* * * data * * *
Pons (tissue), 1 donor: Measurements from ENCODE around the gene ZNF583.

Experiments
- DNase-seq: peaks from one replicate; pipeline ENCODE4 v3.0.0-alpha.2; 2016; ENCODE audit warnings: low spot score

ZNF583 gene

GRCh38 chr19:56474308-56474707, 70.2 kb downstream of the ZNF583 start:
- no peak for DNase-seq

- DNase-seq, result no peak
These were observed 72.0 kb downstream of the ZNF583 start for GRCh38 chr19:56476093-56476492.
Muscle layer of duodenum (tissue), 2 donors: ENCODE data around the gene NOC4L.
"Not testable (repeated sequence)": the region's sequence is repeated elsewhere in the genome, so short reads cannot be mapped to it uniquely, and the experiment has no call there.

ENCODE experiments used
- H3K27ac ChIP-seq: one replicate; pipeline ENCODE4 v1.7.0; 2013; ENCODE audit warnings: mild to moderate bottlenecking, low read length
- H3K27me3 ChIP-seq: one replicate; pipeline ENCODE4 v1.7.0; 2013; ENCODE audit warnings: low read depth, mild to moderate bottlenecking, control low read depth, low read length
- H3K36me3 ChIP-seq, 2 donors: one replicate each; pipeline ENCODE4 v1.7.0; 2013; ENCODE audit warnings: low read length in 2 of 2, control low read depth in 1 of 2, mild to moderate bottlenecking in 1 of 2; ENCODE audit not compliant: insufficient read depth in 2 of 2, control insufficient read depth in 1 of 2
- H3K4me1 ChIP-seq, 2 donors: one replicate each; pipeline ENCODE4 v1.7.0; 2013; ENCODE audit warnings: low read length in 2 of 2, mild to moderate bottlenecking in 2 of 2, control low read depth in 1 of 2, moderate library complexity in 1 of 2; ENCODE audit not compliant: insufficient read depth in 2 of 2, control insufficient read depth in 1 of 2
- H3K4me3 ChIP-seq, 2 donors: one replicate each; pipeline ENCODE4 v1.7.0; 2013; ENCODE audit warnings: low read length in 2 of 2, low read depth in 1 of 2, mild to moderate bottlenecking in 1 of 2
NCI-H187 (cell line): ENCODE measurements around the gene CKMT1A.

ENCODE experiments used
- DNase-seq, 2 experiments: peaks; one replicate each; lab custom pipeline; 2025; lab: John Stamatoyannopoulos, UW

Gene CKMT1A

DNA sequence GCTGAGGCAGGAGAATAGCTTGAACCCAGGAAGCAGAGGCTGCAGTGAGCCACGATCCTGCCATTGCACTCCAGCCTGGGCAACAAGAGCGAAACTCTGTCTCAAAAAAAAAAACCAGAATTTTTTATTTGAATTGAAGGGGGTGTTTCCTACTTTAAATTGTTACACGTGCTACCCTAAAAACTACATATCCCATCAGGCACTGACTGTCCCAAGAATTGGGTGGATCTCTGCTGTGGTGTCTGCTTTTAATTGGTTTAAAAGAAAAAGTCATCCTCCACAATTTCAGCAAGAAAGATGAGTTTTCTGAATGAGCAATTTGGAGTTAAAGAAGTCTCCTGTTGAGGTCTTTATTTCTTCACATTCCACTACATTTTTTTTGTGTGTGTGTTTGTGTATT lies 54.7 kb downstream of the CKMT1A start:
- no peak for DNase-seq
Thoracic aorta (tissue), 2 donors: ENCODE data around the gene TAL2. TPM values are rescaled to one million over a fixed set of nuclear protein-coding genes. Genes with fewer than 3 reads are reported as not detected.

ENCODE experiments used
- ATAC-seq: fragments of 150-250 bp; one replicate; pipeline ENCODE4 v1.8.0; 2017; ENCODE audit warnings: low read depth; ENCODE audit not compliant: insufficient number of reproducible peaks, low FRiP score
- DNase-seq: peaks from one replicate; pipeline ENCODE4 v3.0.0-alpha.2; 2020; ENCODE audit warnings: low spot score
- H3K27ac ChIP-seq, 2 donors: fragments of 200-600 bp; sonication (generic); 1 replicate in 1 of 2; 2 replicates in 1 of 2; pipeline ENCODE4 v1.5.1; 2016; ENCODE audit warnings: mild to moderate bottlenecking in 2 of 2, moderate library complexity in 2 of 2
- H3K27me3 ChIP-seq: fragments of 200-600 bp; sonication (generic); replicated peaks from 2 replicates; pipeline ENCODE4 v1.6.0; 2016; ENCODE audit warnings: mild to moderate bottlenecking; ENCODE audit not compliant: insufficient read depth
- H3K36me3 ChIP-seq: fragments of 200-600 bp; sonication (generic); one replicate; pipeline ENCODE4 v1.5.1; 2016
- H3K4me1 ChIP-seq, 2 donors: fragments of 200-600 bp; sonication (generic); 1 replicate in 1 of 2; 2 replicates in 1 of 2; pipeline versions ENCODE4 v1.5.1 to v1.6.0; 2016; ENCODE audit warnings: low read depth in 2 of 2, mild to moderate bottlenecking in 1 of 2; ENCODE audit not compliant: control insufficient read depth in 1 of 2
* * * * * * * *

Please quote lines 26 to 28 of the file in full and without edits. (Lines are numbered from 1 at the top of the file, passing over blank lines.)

- DNase-seq: peaks from one replicate; pipeline ENCODE4 v3.0.0-alpha.2; 2020; ENCODE audit warnings: low spot score
- H3K27ac ChIP-seq, 2 donors: fragments of 200-600 bp; sonication (generic); 1 replicate in 1 of 2; 2 replicates in 1 of 2; pipeline ENCODE4 v1.5.1; 2016; ENCODE audit warnings: mild to moderate bottlenecking in 2 of 2, moderate library complexity in 2 of 2
- H3K27me3 ChIP-seq: fragments of 200-600 bp; sonication (generic); replicated peaks from 2 replicates; pipeline ENCODE4 v1.6.0; 2016; ENCODE audit warnings: mild to moderate bottlenecking; ENCODE audit not compliant: insufficient read depth